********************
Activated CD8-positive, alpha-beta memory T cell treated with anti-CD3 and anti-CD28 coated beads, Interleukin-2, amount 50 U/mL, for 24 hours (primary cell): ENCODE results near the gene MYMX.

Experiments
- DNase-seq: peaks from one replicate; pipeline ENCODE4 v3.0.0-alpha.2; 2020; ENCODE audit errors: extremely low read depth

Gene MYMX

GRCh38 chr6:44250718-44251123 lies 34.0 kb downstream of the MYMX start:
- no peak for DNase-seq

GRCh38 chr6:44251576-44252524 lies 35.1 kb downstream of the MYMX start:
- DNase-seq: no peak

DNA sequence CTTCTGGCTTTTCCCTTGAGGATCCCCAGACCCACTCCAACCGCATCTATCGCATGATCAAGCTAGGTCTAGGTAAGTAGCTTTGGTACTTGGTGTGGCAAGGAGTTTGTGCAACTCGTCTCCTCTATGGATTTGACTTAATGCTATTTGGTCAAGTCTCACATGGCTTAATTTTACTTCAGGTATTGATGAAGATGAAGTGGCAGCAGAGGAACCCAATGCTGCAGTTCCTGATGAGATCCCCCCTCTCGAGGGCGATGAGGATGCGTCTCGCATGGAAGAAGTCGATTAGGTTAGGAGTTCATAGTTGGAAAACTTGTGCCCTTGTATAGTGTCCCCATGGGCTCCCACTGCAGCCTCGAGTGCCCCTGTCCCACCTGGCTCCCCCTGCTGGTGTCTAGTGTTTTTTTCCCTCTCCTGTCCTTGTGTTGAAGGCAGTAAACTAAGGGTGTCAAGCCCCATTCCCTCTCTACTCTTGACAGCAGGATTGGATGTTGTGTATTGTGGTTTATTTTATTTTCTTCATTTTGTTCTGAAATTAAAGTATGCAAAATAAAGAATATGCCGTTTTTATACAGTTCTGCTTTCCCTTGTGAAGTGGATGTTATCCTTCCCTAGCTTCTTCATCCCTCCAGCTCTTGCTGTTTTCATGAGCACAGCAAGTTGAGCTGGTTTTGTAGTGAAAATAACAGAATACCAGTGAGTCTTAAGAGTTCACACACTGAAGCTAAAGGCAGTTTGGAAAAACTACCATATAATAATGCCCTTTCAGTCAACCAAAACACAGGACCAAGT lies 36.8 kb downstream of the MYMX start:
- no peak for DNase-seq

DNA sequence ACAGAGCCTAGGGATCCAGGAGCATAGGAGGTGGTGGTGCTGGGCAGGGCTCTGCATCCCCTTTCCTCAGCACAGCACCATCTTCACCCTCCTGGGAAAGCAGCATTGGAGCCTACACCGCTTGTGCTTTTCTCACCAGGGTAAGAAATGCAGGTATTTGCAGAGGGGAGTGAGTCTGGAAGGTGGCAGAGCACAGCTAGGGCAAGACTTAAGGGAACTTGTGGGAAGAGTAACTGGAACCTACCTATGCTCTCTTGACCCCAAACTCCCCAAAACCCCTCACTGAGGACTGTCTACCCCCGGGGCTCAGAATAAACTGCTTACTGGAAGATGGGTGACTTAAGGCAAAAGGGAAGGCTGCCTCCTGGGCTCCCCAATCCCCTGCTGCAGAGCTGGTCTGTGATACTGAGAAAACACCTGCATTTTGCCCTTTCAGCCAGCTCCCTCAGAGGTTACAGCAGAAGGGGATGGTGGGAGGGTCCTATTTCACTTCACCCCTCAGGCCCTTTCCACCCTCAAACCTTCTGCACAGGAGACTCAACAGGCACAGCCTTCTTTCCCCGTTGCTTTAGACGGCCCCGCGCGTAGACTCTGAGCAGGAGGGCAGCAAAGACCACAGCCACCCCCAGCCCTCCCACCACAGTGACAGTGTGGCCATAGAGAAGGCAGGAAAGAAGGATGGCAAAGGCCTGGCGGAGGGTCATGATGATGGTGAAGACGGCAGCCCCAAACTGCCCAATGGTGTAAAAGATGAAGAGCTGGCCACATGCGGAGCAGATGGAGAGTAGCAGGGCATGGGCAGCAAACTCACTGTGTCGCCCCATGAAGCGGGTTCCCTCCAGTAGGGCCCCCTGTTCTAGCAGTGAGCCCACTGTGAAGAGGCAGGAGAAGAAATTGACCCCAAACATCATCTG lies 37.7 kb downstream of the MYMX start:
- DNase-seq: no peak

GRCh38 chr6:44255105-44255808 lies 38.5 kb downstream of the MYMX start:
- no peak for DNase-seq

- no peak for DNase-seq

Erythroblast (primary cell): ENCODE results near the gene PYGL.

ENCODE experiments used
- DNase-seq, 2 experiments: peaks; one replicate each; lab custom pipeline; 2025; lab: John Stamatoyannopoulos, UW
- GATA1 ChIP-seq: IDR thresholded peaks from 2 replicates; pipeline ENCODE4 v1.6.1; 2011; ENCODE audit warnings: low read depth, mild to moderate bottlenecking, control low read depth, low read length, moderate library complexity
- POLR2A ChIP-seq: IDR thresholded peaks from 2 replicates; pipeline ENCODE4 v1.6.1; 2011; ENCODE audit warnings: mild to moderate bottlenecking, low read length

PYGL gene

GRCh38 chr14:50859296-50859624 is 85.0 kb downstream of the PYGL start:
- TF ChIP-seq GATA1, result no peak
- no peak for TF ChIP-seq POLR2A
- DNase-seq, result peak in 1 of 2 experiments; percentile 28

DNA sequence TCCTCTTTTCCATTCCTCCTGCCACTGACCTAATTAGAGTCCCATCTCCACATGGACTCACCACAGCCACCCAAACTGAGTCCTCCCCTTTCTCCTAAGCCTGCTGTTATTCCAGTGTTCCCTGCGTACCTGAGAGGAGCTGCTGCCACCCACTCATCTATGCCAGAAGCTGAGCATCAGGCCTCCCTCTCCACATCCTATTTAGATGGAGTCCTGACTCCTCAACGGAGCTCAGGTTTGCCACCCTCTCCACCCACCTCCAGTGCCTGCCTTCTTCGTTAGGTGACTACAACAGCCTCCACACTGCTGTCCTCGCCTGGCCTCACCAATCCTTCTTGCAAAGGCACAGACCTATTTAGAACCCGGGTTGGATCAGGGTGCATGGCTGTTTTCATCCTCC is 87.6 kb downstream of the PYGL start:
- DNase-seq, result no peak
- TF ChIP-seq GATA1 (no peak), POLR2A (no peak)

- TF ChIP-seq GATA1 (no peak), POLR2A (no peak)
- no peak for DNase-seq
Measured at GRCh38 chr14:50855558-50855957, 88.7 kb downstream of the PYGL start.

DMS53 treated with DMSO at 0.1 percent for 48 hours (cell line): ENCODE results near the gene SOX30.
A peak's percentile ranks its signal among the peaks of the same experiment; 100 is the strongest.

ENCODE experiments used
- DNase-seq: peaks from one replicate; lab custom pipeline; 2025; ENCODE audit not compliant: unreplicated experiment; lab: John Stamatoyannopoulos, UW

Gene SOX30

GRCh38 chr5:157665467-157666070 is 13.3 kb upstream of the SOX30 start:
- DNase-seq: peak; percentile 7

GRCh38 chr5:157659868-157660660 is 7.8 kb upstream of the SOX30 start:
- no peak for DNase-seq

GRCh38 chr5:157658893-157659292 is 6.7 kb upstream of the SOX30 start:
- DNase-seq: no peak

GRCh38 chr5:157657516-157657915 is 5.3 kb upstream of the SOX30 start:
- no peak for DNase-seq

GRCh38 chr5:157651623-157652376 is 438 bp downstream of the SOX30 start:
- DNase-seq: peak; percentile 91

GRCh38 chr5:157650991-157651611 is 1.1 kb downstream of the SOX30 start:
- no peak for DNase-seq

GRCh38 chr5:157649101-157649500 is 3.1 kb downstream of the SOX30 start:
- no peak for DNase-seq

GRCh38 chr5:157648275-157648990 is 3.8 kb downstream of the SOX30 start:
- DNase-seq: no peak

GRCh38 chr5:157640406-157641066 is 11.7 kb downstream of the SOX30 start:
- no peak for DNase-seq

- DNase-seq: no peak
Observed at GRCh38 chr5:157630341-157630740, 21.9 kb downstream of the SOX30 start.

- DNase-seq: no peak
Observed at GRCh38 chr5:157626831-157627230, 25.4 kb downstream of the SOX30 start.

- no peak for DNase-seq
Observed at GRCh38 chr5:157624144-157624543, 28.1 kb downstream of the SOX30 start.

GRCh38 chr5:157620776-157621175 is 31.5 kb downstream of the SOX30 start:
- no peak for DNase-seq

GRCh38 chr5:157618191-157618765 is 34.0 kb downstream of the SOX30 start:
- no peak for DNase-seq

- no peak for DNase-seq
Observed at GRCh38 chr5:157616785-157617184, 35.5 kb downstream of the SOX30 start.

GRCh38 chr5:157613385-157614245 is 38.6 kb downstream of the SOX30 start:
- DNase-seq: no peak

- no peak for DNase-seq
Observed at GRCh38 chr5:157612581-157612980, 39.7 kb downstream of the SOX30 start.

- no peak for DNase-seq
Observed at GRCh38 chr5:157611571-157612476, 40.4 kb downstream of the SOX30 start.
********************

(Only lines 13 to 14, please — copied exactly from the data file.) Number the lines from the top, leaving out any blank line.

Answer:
GRCh38 chr6:44255105-44255808 lies 38.5 kb downstream of the MYMX start:
- no peak for DNase-seq